The experiments illustrate several points. First, using preset random weights and biases (in the manner of Ashby’s homeostat resistors) , as opposed to other researchers’ dynamic reconfiguration of weights in their simulations, adversely affected the performance of a single unit by only 6% as measured by the number of reconfigurations needed to re-establish stability. This indicates that it is feasible experimentally to use preset weights as Ashby did, rather than the dynamically generated random values used in subsequent simulations. This method has the advantage that if the external inputs are implemented as time series arrays, the whole system is then deterministic and that allows for controlled experiments. Second, the ability to set up a controlled experiment allowed me to demonstrate a’ true test‘ confirmation of Ashby’s level 2 stability which I feel was missing from both the work of Ashby and subsequent researchers. Di Paolo(2000) for instance impressively demonstrates the power of Ashbian-inspired adaptation but the nature of the experiment means that it is not possible to demonstrate how the system changes to as to be stable under the conditions which triggered re-configuration (and indeed the experiment was not designed to show this). To do that requires a much simpler controlled experiment as presented in this paper. Third, I note (and Williams(2006) notes) that , perhaps obviously, not all homeostat configurations will exhibit ultrastability in all circumstances. This requires some normative selection at a higher level. For example in my case to set up one of the experiments needed a degree of manual searching to show the desired effect. In other words Ashby’s principle is not restricted to two levels. In the homeostat, two-level ultrastability would derive from the selection of sets of resistor values from a preset pool, but three-level ultrastability would require rewiring by adding to or changing the resistor sets. The parallel in the natural world would be two-level ultrastability resulting from the recombination or activation of existing genes whereas three-level ultrastability would require mutation of existing genes or the addition of new genes.
3 – The performance of a minimal agent, controlled by a CTRNN, in a multi-objective task involving sequential choices
This paper derives , to a degree, from the extension to the Dowry problem described above, and demonstrates how a minimal agent can be evolved to perform well in a multi-objective task involving a sequence of choices. The agent was a simulated robot, with a single external sensory input, an internal sensor and a single motor output, linked by a 3-neuron controller which was evolved using a genetic algorithm. The environment was inspired by the problem of foraging during migration and consists of a route populated with a series of refueling stations and the task involves how much fuel to take up so as to complete the route in the minimum time. Furthermore, when evolved over a small number of routes, the agent is shown to be able to generalise and adapt to a much greater number of routes. In addition I show that this minimal agent is resilient to variations in the fuel station spacing and to the concentration of fuel, and can adapt to both types of variation. In the latter case the agent preferred to refuel at the higher concentration stations, which is the optimal strategy.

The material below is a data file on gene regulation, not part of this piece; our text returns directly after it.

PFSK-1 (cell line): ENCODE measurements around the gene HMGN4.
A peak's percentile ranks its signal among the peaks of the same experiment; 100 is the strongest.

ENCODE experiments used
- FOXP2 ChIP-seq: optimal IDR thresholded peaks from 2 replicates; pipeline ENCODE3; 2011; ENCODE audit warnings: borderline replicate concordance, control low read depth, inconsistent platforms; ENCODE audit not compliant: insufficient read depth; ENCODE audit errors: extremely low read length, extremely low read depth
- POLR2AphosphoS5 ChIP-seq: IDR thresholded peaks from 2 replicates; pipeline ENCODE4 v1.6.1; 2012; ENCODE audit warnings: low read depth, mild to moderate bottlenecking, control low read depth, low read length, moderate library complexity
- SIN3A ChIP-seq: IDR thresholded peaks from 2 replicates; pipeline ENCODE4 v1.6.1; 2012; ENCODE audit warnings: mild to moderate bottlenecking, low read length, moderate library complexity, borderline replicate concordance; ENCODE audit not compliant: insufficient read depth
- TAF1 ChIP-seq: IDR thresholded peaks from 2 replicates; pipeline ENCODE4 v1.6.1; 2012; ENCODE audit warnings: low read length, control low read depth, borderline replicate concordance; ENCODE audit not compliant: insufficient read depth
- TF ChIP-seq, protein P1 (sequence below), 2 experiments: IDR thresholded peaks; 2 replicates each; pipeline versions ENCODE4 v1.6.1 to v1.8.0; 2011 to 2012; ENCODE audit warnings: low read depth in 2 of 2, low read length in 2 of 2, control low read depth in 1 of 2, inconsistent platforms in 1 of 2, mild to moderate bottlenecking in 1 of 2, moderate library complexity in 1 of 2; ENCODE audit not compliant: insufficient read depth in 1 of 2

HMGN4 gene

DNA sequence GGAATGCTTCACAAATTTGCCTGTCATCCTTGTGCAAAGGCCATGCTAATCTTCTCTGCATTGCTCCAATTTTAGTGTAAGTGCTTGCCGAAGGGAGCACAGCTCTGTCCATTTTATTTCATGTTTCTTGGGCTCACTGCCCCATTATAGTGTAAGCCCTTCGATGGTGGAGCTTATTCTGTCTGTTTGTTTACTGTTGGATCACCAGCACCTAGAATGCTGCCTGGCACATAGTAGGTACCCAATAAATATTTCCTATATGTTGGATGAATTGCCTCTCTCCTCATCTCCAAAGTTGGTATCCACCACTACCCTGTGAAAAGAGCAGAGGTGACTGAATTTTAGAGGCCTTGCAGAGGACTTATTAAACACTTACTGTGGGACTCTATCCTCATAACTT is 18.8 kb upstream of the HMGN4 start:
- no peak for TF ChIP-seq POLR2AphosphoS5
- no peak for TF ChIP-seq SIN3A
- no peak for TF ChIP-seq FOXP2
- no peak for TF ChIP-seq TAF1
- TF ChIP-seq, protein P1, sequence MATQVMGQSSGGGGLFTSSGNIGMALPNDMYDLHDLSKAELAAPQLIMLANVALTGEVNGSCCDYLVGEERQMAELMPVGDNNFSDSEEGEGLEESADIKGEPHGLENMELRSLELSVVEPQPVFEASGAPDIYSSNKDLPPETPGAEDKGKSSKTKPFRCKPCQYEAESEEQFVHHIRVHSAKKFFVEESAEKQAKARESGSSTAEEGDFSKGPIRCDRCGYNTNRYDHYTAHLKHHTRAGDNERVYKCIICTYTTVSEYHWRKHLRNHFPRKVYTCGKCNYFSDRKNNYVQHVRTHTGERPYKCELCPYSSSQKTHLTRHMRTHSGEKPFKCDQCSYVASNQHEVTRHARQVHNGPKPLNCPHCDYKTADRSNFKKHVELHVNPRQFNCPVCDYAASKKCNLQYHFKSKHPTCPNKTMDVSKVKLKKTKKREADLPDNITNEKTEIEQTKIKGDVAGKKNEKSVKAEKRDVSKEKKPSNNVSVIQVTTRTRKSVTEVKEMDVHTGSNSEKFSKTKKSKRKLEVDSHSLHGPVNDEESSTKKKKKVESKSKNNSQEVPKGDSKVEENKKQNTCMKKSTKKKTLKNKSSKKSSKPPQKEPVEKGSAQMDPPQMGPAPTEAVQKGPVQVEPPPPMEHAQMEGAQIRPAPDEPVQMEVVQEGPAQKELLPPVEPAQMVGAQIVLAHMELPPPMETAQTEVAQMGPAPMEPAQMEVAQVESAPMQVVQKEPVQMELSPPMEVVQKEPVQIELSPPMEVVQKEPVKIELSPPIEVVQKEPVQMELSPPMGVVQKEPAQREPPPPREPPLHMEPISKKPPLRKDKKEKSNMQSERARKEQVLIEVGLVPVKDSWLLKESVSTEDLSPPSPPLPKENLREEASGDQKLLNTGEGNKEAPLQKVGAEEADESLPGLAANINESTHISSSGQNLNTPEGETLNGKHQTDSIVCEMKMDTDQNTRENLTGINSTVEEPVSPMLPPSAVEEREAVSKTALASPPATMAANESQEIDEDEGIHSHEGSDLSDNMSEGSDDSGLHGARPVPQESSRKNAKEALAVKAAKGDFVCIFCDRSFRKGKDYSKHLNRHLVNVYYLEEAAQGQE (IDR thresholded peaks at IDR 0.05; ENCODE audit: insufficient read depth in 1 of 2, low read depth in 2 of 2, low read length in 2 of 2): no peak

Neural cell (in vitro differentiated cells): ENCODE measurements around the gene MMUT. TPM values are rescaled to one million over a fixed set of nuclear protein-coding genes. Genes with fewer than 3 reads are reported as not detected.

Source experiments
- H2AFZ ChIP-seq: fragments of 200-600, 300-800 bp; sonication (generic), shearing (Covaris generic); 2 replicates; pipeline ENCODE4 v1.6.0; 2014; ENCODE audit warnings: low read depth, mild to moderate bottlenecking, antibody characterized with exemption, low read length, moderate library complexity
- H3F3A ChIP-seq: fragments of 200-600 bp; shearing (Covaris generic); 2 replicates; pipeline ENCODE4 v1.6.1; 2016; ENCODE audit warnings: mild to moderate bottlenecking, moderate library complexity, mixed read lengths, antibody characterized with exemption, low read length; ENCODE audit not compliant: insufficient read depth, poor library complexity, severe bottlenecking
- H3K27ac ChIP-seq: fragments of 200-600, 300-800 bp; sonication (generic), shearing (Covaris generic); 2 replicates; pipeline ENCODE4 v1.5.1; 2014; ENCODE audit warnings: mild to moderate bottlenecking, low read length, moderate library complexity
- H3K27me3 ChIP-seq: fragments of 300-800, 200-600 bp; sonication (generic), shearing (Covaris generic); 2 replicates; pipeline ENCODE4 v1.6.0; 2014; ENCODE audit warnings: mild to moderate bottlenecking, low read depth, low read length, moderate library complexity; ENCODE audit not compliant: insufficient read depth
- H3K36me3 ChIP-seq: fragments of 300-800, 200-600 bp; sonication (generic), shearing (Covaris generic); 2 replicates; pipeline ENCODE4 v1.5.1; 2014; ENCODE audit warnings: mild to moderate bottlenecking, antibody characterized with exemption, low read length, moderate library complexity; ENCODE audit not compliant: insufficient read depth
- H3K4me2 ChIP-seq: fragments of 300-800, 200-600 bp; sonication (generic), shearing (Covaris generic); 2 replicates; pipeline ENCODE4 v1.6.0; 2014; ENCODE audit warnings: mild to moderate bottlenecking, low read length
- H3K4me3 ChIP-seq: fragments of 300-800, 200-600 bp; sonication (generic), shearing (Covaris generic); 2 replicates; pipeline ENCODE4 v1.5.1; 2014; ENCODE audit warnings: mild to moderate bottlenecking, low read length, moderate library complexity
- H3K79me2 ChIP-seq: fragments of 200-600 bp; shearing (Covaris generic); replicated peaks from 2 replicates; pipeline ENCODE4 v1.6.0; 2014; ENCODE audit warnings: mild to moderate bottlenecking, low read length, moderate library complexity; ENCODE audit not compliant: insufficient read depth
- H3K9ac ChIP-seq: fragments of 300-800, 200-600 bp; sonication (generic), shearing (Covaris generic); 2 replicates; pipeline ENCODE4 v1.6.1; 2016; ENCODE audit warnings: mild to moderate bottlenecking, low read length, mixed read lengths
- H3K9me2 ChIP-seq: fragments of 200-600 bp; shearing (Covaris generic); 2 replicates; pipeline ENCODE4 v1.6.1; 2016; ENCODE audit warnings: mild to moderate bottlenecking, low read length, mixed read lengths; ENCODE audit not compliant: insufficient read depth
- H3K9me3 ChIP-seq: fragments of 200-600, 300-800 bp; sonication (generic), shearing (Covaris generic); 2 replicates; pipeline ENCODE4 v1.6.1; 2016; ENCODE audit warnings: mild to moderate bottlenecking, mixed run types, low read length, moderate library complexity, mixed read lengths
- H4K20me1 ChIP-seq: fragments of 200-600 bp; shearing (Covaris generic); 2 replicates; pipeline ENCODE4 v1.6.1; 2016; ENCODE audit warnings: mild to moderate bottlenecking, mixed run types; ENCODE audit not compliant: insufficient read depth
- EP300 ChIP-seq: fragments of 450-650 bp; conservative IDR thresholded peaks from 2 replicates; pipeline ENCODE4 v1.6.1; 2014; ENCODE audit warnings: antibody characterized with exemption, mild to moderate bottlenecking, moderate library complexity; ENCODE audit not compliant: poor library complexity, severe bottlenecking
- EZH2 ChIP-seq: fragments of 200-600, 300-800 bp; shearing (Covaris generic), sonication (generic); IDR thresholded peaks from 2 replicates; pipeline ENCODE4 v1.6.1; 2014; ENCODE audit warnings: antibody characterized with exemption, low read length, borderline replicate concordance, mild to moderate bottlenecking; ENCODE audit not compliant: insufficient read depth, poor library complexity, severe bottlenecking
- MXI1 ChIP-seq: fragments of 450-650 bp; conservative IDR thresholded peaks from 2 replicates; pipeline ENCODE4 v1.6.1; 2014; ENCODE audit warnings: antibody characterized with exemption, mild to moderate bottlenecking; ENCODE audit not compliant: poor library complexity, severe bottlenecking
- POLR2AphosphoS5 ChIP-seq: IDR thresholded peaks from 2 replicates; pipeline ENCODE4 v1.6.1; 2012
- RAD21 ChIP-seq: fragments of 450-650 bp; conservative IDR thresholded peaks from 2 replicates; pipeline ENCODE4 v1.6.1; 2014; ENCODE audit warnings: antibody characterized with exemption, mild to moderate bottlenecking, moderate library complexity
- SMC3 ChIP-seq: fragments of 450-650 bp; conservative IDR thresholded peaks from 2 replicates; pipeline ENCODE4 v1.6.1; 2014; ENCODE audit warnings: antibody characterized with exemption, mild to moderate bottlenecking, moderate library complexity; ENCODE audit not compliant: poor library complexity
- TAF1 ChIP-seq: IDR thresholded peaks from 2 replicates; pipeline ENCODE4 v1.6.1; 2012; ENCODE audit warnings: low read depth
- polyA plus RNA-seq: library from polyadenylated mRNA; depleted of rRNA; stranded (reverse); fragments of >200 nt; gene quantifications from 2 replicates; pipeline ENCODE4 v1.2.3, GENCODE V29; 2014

The project sets out to investigate the capability of a minimal 3-node CTRNN to evolve to solve a multi-objective problem involving a sequence of decisions with one of its inputs having discrete values. Four experiments based on a simulated robot agent, controlled by a fully connected CTRNN and evolved by the microbial genetic algorithm showed that it could do so. Further, it exhibited the capabilities to generalise beyond its evolutionary experience and could also evolve to be resilient to variations in the otherwise regularities of the environment. One failure was the inability of the agent to ‘look ahead’ and adjust its fuel uptake at the end of each route (perhaps unsurprising , given that there were only 3 neurons). Certain directions of future research suggest themselves: i) could the agent be evolved to minimise the fuel left at the destination and further improve its index of performance?, ii) in that case could the objective be added as an explicit third element in a three-part multi-objective problem?, iii) could the agent be evolved to adapt to systematic changes in station spacing ?. On a different tack it would be interesting to devise some graphical or other technique to tease out the tantalisingly simple-looking relationships between certain entities that emereged. It might then be possible to reverse engineer a few ‘simple behavioural rules’ (Erni,Liecht and Bruderer(2002), in Section 2.1 ) thereby addressing the reservations expressed by Shanahan (2000) (Section 1.1) that ‘having an overtly logic-based deliberative component, seems to offer researchers a direct path to robots with high-level cognitive skills’ by showing an equivalence between a computational and dynamical systems solution.